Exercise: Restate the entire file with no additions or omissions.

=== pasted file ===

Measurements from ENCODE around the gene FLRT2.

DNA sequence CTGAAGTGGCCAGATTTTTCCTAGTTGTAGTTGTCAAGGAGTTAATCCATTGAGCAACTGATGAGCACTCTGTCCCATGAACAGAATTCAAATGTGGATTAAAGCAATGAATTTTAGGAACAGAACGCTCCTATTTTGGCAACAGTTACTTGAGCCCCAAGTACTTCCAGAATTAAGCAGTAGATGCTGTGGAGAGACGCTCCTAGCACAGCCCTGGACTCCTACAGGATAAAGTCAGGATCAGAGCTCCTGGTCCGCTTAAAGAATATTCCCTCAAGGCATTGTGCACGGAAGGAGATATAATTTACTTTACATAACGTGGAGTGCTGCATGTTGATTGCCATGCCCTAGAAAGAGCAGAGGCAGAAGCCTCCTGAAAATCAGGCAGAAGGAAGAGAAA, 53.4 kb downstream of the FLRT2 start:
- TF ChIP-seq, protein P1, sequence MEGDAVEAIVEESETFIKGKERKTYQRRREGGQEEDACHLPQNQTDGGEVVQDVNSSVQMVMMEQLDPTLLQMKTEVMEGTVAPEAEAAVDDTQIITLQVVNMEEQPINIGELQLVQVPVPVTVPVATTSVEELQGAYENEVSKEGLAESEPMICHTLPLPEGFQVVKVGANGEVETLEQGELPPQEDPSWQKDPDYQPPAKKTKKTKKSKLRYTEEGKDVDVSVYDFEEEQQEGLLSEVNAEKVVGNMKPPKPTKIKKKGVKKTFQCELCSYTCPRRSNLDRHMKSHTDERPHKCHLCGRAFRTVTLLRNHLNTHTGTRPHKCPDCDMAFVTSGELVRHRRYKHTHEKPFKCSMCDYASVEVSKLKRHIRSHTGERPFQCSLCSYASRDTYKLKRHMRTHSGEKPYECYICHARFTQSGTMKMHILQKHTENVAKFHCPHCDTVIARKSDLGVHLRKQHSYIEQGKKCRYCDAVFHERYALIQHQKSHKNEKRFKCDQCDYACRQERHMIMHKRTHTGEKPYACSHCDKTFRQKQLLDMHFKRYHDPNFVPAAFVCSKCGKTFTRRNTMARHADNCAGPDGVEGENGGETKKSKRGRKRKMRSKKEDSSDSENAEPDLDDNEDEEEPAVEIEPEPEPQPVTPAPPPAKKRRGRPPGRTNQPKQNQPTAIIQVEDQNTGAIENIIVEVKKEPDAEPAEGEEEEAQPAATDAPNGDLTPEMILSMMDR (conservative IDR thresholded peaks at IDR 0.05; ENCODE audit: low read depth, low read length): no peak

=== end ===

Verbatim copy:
Measurements from ENCODE around the gene FLRT2.

DNA sequence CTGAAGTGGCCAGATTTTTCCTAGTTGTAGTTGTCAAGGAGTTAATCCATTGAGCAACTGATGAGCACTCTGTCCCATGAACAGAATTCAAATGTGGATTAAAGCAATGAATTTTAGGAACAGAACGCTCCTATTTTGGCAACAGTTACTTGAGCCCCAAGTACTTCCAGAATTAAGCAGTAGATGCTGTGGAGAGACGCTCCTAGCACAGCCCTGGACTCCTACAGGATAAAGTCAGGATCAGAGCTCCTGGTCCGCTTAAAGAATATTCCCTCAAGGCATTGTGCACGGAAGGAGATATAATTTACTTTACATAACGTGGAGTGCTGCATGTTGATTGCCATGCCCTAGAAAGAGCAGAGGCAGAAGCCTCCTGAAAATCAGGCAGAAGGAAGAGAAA, 53.4 kb downstream of the FLRT2 start:
- TF ChIP-seq, protein P1, sequence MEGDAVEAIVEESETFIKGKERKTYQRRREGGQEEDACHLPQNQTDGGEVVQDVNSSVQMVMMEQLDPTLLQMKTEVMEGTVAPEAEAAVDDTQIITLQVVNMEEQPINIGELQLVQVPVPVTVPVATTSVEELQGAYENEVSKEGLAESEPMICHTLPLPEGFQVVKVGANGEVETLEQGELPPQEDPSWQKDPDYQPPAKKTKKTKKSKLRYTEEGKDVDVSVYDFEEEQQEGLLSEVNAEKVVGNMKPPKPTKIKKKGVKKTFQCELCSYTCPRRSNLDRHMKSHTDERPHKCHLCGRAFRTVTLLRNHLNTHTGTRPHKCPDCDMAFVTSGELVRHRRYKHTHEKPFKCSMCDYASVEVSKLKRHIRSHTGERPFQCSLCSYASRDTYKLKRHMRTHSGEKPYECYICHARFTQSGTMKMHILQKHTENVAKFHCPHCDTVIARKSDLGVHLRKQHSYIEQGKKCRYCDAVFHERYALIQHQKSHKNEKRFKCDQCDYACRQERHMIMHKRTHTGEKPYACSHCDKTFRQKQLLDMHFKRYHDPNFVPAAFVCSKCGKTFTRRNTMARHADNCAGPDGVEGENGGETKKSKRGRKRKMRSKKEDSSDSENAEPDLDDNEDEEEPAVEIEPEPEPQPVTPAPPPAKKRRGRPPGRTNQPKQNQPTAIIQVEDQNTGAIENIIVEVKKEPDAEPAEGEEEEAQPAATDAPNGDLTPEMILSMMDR (conservative IDR thresholded peaks at IDR 0.05; ENCODE audit: low read depth, low read length): no peak